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Taking Autism Interventions Home

  • Bushraa Khatib
Posted on July 10, 2019
Martin family
Photo credit: Jonathan Kolbe

Three years ago, the A.J. Drexel Autism Institute Clinical Core partnered with Elwyn, one of the oldest providers of educational and behavioral services for children with special needs, to follow up with children who had autism concerns in general psychological evaluations. The Autism Institute doesn’t directly enroll children for immediate evaluation – clinicians at the Autism Institute see children who are already enrolled in Elwyn’s early intervention services. Drexel clinicians see children as soon as two weeks after their referral for autism diagnostic assessment – almost unheard of in the world of autism diagnoses where wait times can drag on for six months to a year or more.

Clinicians started off seeing two families a week. Now, they see six to eight families, using the gold standard in autism diagnostics while limiting wait time to under a month in ideal situations. Clinicians provide more than just a diagnosis - the service partnership with Elwyn has also created opportunities for research. For example, clinicians listened to parents’ immediate needs, and the question that parents of children diagnosed with autism most often asked was, “What can I do when I go home today?” Parents like Shayna Martin, pictured above with her children, wanted to help their children with communication, and that’s where the Functional Communication Study was born. This study is the first of its kind to use video modeling and in-vivo feedback to determine if video modeling alone can help parents effectively implement autism interventions in their children.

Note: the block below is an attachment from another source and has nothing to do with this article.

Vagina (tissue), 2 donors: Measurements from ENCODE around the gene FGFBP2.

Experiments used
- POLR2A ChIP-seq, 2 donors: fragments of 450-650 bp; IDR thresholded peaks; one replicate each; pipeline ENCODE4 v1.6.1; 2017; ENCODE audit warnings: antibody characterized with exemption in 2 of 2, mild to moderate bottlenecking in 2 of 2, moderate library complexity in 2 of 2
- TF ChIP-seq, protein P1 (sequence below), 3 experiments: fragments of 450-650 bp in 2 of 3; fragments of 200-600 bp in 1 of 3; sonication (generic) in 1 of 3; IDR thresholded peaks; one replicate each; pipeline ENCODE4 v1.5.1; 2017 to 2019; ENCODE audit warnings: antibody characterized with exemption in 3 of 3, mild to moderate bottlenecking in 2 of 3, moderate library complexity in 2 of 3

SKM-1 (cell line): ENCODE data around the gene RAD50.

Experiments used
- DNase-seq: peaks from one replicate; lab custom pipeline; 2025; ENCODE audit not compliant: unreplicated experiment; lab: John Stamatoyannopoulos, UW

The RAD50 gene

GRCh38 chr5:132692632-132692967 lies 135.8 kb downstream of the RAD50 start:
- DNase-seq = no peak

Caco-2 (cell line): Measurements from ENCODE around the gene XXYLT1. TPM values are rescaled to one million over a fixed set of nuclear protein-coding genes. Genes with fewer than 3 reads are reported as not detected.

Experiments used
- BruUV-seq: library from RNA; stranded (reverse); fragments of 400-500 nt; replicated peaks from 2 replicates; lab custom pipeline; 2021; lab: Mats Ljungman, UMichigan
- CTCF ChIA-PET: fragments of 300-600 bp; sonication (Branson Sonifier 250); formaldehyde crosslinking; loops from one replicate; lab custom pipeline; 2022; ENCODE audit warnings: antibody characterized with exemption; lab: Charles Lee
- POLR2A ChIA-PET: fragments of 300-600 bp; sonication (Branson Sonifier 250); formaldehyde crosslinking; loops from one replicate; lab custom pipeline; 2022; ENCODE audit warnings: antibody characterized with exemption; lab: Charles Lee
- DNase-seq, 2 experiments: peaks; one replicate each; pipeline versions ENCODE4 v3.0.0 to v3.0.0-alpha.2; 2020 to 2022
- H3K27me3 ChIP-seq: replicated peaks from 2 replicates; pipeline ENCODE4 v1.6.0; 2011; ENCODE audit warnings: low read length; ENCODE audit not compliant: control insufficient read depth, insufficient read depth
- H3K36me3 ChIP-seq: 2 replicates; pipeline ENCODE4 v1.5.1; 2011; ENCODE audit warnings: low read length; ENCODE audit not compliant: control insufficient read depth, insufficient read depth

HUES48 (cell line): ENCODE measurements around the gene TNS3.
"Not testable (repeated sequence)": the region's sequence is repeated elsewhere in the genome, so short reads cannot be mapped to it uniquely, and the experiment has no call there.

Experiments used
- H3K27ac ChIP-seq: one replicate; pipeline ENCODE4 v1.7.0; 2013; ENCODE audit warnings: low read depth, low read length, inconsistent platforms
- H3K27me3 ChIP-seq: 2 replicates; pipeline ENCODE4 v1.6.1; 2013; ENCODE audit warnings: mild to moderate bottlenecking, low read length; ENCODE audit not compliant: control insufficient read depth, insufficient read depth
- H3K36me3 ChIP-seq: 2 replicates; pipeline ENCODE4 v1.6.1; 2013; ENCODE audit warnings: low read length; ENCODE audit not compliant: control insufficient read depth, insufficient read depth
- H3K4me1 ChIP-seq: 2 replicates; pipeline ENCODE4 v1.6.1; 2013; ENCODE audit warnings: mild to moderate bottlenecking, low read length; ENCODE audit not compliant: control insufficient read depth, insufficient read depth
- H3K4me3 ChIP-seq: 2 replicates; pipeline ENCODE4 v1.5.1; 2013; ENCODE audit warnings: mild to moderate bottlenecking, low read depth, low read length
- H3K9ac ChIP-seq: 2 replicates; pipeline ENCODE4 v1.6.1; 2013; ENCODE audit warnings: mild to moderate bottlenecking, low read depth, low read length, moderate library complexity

As part of the study, parents come in weekly for twelve weeks and engage in an evidence-based  protocol called Functional Communication Training that has been adapted specifically for parents. Parents learned to observe behaviors in order to help their children express their wants or needs with language, rather than other forms of communication such as tantrums. Parents also receive videos that go along with their weekly lessons. Video trainings and guidance by clinicians empower parents to implement interventions at home.

“The Functional Communication Study was an amazing experience,” says Shayna Martin, a parent participant in the Functional Communication Study. “I met some really genuine people who cared about children and their development. The study gave me tools on how to work with my child and teach him how to talk to me when he wanted something. The most helpful thing I learned was patience.”

Posted in early-detection-intervention, research